Poverty (and Possibly the Three Most Spoken Words About It)


Poverty (and Possibly the Three Most Spoken Words About It)

Get a job.


It’s the one thing that I hear the most when I talk to people about hunger, poverty, and homelessness in the United States.

“Just tell them to get a job.”


It’s often said in passing, with a shrug, like it’s an easy answer to a decades-long, complicated problem. Sometimes, people are angry. Very angry. And then they say unimaginable things to people who are already feeling like they are hanging on by the last thread.

But, as many of you understand, it’s not that easy. There are some areas that we serve in Appalachia where the closest grocery store is 50 miles away. There’s no industry, there are no stores and there are no jobs — no, not even McDonald’s. Many of the people we serve would praise God for the chance to have a job at a fast food restaurant.

“Let them get a job.”


It’s so easy to say it, but what about people who have a past that haunts them? There are people who have turned their lives around and tried to stay on the right path, only to be told by society over and over that they aren’t good enough for a second chance … that they don’t matter.

A friend recently wrote this:

While I fully agree that God wants us to work, if able (even when He told the Israelites to give the fallen grain to the poor, they had to come out and get it – they had to work to gather it. It wasn’t handed to them), there are some tricky spots.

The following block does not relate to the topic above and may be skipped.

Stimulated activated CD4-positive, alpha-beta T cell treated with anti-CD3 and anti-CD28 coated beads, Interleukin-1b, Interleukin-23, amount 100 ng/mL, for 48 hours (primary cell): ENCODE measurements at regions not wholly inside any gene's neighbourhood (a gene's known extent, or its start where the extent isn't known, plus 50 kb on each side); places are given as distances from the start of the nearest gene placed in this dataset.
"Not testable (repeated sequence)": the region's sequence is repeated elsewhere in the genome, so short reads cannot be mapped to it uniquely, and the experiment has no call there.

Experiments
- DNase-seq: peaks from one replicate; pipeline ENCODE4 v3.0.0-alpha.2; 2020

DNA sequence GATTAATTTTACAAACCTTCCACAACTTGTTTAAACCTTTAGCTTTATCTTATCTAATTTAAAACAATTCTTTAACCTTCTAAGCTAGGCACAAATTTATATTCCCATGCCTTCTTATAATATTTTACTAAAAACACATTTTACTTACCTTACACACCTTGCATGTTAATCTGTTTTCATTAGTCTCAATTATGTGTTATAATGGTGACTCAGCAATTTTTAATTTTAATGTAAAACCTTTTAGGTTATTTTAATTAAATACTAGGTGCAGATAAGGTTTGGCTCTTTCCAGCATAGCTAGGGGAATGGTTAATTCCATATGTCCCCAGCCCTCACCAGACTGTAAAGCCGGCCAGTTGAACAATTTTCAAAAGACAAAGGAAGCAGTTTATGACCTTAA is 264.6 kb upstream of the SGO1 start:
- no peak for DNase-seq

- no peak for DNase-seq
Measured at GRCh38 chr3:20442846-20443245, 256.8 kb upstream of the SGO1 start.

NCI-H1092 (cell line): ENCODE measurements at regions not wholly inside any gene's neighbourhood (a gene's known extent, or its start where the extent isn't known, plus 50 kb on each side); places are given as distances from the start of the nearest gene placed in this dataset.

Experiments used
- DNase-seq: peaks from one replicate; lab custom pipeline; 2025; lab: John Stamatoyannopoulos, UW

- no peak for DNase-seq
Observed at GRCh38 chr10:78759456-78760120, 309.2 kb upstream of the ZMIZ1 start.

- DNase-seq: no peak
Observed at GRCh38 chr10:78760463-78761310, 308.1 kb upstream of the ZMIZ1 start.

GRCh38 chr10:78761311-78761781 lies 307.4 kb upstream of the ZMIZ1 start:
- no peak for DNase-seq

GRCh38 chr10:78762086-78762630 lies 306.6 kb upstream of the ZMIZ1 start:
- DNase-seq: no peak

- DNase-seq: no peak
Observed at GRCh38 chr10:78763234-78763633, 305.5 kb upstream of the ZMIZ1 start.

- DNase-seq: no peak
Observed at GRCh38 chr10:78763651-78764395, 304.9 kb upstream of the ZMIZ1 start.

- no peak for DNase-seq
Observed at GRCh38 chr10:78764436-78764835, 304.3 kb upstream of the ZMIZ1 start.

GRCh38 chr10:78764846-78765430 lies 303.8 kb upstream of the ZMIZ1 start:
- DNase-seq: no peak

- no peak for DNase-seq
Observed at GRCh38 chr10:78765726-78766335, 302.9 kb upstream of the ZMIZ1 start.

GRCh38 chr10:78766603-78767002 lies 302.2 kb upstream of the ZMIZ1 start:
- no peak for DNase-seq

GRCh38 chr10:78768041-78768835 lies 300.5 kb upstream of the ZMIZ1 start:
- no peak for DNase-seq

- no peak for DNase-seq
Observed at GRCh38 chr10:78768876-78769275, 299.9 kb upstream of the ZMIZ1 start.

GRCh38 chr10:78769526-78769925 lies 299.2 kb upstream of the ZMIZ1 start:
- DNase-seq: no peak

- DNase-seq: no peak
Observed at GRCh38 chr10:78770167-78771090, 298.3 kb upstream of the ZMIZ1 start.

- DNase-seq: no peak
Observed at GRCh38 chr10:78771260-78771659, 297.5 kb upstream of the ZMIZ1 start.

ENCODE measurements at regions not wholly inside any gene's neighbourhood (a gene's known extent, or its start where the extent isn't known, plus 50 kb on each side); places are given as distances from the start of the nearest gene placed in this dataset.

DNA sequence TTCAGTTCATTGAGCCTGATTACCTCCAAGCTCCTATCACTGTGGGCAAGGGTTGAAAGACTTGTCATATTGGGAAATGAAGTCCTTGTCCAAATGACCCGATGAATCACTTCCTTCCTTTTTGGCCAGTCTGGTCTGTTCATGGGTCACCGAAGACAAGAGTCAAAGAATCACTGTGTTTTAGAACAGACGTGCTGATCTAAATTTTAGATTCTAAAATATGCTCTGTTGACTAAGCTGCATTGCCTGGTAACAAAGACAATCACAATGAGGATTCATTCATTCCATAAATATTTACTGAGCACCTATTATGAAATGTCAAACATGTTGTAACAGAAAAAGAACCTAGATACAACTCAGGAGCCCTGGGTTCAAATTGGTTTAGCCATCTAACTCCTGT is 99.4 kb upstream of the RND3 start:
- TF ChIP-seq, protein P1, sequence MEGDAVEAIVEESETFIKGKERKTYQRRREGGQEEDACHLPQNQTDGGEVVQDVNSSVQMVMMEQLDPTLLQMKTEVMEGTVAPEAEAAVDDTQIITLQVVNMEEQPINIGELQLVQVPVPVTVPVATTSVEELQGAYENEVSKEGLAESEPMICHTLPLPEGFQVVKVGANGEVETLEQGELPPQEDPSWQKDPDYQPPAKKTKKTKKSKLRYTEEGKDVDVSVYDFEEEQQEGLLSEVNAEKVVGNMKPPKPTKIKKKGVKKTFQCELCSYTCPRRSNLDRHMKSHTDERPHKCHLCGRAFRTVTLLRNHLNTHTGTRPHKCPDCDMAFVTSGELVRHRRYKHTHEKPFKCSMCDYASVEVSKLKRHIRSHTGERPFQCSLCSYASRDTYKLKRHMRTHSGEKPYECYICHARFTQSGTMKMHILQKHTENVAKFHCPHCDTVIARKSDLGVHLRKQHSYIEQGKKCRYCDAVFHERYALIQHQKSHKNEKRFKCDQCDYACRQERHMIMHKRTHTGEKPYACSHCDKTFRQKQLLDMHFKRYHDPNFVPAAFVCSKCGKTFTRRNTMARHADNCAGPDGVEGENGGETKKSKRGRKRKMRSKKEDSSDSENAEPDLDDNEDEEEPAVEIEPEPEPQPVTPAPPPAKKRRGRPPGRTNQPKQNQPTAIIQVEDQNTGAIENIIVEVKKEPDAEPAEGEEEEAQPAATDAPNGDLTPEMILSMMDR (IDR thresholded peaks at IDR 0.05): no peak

The building our friend lives in allows them to live rent-free if they are unemployed. Most of them cannot find jobs because of a criminal record. If they do find work, the building takes 1/3 of their pay. For most of them, they have a long record of things they owe money to including the government (unpaid taxes, back child support, spousal support, unpaid college debt, and so on). Point is: by the end of the day, their entire check is taken and they still don’t have money for the other things like food.

So … what about them?

They are a tiny remnant of people but they do exist.


Many in that building are mentally ill or they have severe brain damage from past drug use or traumas. They don’t usually hold down a job for more than a few days or weeks before getting fired. The cycle then continues all over again.

That building is “end of the road” for many and a lot of them will die there … or commit suicide.


Our friend has attempted to get jobs many times and they always end up hiring someone else.

So what then?

There are food banks around but they only allow the guys to get food 6 times per year. There are soup kitchens at churches but they don’t often give much food.

I don’t have the answers…

I don’t have the answers either, but I do know this: I don’t want someone committing suicide on my watch because they feel like they have no place to turn.

One Million Americans Lose Food Stamps


This year, one million Americans will lose access to SNAP, or “food stamps,” as a result of a work mandate that took effect. The mandate stipulates that “Supplemental Nutrition Assistance Program (SNAP) who do not have children or a disability must find a job within three months of receiving the benefit and work an average of 20 hours a week.”

It sounds good, doesn’t it?

It sounds good until you think about those people who are 50 miles from any kind of work, with no car and no public transportation.

It sounds good until you think about people with a criminal record who are trying to start over, but are given no chances.

It sounds good until you realize that not everyone on “food stamps” is a lazy person not willing to work.

It sounds good until you’re one of those people falling through the crack.

Maybe, “it sounds good” should be three most spoken words we say about poverty … as long as it doesn’t pertain to us.

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